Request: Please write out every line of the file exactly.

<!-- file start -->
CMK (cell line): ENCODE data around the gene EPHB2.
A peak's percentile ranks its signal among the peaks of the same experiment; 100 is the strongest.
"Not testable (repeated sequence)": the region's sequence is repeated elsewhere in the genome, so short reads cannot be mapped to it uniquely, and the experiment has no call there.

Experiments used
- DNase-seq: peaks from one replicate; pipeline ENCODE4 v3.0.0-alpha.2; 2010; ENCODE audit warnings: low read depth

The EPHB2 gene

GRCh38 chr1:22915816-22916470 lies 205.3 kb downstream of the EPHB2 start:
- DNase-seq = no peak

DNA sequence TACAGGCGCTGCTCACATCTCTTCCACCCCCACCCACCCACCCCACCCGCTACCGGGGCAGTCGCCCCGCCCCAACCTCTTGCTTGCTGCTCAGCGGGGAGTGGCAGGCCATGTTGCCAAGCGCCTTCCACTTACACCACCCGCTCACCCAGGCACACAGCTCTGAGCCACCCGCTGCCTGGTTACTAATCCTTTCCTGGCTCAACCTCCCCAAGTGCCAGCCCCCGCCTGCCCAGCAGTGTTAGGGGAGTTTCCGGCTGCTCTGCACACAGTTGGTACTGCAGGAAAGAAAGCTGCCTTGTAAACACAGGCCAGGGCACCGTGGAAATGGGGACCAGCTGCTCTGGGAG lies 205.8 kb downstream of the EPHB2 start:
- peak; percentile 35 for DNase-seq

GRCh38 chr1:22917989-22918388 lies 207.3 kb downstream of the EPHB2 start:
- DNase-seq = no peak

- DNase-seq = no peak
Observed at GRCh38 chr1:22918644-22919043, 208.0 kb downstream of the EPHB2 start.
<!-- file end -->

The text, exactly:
CMK (cell line): ENCODE data around the gene EPHB2.
A peak's percentile ranks its signal among the peaks of the same experiment; 100 is the strongest.
"Not testable (repeated sequence)": the region's sequence is repeated elsewhere in the genome, so short reads cannot be mapped to it uniquely, and the experiment has no call there.

Experiments used
- DNase-seq: peaks from one replicate; pipeline ENCODE4 v3.0.0-alpha.2; 2010; ENCODE audit warnings: low read depth

The EPHB2 gene

GRCh38 chr1:22915816-22916470 lies 205.3 kb downstream of the EPHB2 start:
- DNase-seq = no peak

DNA sequence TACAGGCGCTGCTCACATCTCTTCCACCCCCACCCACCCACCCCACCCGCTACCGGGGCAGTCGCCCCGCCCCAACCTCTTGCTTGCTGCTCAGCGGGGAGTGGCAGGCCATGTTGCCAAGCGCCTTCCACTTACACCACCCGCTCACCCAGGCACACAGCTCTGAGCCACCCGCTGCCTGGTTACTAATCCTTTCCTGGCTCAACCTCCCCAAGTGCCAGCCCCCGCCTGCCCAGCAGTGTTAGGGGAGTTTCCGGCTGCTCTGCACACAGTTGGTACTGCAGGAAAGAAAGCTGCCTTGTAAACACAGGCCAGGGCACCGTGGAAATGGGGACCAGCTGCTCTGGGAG lies 205.8 kb downstream of the EPHB2 start:
- peak; percentile 35 for DNase-seq

GRCh38 chr1:22917989-22918388 lies 207.3 kb downstream of the EPHB2 start:
- DNase-seq = no peak

- DNase-seq = no peak
Observed at GRCh38 chr1:22918644-22919043, 208.0 kb downstream of the EPHB2 start.